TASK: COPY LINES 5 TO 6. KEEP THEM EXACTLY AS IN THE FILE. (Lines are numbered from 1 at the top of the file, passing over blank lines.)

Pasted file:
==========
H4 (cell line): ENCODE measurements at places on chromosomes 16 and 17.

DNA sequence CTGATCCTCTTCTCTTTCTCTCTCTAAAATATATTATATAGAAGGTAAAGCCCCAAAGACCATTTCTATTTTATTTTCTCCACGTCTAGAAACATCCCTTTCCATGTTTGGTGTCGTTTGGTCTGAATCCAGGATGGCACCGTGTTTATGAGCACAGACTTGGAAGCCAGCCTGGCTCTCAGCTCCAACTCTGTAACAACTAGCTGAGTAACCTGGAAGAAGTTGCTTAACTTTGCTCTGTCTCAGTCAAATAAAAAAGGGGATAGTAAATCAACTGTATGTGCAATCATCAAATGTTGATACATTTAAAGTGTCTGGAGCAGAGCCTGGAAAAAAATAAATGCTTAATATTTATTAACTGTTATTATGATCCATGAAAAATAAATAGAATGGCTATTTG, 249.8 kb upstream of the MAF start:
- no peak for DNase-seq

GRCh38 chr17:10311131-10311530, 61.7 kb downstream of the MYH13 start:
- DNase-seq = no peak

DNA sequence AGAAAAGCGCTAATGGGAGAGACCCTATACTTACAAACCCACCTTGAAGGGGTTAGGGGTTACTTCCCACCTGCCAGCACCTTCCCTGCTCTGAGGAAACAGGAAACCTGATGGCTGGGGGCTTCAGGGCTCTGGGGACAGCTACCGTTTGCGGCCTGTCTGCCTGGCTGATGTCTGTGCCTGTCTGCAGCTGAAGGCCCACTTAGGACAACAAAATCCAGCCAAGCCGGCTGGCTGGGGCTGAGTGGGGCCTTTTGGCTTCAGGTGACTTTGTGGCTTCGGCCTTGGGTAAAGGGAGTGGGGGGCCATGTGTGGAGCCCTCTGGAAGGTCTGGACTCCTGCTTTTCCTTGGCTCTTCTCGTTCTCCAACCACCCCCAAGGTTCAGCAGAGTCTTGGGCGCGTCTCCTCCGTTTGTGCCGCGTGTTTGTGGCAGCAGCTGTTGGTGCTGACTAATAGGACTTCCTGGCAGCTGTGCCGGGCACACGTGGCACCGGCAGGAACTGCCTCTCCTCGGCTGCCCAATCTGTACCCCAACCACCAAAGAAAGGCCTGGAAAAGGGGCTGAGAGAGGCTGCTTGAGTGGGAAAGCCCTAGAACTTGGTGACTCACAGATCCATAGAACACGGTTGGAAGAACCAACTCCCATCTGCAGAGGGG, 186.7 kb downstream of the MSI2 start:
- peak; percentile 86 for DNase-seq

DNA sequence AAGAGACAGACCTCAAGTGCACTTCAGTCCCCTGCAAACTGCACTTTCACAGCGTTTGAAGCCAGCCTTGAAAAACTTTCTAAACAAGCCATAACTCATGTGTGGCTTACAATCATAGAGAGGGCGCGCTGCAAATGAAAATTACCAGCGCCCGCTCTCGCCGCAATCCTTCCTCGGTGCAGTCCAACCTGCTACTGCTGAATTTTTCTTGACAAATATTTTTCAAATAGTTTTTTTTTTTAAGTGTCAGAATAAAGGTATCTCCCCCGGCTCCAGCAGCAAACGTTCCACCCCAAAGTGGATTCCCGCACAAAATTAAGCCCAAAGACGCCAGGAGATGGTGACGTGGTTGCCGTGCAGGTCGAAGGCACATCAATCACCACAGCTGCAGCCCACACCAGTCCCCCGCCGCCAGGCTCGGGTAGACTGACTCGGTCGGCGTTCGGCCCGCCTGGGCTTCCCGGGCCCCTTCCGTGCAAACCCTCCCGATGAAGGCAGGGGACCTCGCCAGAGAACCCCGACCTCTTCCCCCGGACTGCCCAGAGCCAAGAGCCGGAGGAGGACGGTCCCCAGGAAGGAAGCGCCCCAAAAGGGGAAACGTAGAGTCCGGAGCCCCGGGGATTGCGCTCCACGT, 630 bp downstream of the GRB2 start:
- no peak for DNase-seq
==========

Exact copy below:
- DNase-seq = no peak

DNA sequence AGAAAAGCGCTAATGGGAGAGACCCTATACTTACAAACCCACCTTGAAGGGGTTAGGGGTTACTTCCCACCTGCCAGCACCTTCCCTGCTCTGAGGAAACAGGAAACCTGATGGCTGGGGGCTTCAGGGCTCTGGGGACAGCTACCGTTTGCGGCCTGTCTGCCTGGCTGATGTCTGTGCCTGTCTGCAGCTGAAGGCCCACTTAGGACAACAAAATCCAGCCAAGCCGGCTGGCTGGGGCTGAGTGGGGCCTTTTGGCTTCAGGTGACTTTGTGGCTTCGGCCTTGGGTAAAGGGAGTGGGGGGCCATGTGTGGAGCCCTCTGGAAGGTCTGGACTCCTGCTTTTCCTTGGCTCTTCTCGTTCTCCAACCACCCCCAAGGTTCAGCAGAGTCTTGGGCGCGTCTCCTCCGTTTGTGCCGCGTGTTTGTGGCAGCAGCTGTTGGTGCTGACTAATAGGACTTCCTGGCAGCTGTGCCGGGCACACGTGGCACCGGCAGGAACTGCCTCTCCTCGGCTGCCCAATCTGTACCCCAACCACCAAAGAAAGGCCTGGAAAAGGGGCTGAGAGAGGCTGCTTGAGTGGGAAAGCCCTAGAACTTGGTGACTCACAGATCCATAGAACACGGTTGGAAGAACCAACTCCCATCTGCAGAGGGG, 186.7 kb downstream of the MSI2 start: